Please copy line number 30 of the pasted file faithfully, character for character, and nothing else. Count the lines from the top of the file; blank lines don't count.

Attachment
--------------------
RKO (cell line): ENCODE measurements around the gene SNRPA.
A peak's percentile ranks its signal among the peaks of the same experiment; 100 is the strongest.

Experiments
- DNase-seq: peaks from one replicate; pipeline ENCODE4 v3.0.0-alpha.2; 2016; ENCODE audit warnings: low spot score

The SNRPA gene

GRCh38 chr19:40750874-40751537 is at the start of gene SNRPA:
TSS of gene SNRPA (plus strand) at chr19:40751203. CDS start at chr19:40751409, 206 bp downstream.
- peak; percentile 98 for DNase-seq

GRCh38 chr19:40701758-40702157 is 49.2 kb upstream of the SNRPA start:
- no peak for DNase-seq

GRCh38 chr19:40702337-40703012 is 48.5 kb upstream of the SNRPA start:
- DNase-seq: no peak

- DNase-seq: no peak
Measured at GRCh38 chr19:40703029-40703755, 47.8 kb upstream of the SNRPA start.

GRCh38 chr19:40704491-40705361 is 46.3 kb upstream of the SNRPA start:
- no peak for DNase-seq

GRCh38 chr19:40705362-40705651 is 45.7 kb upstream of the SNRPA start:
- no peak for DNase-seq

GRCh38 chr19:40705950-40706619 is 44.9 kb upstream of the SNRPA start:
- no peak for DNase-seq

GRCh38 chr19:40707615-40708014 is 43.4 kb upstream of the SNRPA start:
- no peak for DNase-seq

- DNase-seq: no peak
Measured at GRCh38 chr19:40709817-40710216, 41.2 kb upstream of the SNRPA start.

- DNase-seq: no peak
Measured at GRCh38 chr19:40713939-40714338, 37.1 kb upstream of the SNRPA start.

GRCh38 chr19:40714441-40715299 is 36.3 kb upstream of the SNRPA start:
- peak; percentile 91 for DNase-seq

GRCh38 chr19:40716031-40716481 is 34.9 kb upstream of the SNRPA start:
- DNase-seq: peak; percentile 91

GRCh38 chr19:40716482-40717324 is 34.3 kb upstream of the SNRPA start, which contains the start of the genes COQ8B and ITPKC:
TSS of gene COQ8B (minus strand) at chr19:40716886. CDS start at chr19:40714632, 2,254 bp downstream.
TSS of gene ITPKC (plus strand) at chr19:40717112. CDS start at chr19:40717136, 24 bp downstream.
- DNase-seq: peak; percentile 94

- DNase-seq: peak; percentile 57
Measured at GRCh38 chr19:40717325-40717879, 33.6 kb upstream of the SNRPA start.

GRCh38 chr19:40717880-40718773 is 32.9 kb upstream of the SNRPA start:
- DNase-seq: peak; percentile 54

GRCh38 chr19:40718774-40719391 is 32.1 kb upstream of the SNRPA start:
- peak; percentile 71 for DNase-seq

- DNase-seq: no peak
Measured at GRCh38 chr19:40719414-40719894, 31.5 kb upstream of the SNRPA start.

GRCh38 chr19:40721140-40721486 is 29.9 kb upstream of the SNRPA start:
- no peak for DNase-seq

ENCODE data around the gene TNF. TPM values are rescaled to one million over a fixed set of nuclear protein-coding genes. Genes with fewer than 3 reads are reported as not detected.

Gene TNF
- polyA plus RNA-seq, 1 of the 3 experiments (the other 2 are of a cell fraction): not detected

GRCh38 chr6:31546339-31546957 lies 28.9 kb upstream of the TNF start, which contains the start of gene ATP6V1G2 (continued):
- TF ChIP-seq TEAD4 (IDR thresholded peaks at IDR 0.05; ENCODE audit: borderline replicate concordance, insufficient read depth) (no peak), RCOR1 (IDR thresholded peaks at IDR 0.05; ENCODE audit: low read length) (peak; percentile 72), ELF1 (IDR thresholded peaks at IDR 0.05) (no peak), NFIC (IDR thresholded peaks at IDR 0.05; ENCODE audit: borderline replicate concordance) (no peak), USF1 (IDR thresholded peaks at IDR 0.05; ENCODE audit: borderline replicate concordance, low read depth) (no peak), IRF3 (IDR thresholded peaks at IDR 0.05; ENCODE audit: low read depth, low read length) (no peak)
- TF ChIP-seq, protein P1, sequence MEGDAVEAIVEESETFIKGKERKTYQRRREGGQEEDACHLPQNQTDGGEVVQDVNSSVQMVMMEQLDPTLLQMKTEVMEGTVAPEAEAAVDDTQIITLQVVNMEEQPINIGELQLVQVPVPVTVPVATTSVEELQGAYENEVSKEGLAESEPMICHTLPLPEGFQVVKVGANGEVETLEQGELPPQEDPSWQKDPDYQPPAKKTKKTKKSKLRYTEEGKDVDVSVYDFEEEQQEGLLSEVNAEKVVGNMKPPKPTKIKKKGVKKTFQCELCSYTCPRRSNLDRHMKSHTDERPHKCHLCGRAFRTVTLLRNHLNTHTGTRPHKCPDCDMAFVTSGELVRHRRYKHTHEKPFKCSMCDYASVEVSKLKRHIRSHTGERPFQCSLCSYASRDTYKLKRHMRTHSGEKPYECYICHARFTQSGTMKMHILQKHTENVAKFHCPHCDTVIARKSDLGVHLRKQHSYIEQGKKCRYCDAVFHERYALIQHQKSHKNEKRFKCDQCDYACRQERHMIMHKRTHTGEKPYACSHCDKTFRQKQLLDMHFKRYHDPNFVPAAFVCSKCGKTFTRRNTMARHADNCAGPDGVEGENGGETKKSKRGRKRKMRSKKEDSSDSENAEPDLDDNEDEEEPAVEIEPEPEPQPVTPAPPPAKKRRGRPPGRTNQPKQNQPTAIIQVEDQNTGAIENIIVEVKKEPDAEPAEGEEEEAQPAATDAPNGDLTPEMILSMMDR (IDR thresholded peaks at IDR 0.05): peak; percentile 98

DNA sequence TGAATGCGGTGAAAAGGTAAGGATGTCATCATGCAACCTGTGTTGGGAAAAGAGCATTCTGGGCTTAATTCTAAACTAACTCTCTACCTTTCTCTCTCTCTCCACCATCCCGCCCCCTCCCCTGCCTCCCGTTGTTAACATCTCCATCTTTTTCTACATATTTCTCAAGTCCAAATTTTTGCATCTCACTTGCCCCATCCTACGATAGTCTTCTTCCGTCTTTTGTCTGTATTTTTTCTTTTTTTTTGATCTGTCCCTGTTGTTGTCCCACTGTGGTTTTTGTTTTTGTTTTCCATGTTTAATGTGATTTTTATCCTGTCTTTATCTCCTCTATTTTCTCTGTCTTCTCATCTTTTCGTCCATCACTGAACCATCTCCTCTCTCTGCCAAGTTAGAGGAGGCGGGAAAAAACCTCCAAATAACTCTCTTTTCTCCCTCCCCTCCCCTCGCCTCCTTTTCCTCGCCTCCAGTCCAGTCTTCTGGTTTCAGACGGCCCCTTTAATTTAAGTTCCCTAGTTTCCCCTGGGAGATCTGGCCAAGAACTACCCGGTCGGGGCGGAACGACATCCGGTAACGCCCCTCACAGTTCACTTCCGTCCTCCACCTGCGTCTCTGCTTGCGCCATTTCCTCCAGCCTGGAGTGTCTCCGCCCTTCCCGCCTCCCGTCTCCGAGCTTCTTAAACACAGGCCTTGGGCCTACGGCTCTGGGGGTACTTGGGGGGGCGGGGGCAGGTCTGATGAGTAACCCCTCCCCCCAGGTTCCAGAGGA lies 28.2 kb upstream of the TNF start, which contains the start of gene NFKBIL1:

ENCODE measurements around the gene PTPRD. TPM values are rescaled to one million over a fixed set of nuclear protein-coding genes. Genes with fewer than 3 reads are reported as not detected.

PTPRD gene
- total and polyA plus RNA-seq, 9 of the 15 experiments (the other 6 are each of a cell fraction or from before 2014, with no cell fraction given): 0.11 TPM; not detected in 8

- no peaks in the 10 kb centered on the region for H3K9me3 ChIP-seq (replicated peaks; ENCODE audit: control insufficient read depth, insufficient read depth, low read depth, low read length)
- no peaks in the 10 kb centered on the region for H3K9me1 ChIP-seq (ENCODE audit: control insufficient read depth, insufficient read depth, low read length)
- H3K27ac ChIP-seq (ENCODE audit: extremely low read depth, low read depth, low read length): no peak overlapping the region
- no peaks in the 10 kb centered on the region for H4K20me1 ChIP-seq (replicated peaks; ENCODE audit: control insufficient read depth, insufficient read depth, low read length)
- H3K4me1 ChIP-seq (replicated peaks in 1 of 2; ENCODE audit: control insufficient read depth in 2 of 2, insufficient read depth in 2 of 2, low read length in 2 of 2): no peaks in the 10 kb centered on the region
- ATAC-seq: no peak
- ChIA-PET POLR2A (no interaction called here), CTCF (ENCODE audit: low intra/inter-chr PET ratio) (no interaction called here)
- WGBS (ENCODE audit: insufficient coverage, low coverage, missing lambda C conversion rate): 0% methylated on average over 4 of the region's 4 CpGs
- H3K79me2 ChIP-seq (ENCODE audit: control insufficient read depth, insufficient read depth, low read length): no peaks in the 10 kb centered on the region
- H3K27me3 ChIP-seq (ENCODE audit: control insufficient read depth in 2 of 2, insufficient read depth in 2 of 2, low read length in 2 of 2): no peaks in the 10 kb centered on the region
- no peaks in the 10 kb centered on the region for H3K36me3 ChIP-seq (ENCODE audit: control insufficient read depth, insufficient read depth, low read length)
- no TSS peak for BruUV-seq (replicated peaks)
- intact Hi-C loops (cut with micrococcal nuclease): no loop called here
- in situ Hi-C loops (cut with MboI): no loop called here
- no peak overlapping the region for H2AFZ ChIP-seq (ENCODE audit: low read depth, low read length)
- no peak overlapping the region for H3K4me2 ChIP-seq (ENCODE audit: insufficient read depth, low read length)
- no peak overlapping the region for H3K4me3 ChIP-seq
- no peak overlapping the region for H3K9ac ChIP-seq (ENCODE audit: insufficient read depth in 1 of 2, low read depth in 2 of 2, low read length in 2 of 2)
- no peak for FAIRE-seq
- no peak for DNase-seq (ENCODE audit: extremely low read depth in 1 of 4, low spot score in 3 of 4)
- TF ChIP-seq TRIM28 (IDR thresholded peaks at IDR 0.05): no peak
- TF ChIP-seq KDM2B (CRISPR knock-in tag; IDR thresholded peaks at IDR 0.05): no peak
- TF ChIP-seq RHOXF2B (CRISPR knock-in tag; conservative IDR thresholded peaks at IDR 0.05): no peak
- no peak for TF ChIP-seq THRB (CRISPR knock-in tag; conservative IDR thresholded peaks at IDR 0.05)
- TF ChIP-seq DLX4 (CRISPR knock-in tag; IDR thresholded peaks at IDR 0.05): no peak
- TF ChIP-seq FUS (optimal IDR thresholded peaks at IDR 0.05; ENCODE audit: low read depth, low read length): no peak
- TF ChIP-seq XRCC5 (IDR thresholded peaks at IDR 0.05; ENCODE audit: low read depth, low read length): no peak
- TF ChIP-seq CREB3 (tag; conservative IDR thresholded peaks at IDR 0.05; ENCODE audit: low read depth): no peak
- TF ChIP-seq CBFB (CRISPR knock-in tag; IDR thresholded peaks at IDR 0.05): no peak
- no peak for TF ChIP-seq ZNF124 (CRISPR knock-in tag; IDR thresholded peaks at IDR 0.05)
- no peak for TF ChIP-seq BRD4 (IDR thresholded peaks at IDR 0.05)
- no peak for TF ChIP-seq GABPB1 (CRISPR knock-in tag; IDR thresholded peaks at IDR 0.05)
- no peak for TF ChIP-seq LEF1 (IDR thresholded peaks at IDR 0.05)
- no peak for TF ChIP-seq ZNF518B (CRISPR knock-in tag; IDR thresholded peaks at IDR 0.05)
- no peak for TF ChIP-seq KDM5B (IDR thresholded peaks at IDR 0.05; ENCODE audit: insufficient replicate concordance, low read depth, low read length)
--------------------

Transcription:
- DNase-seq: peak; percentile 91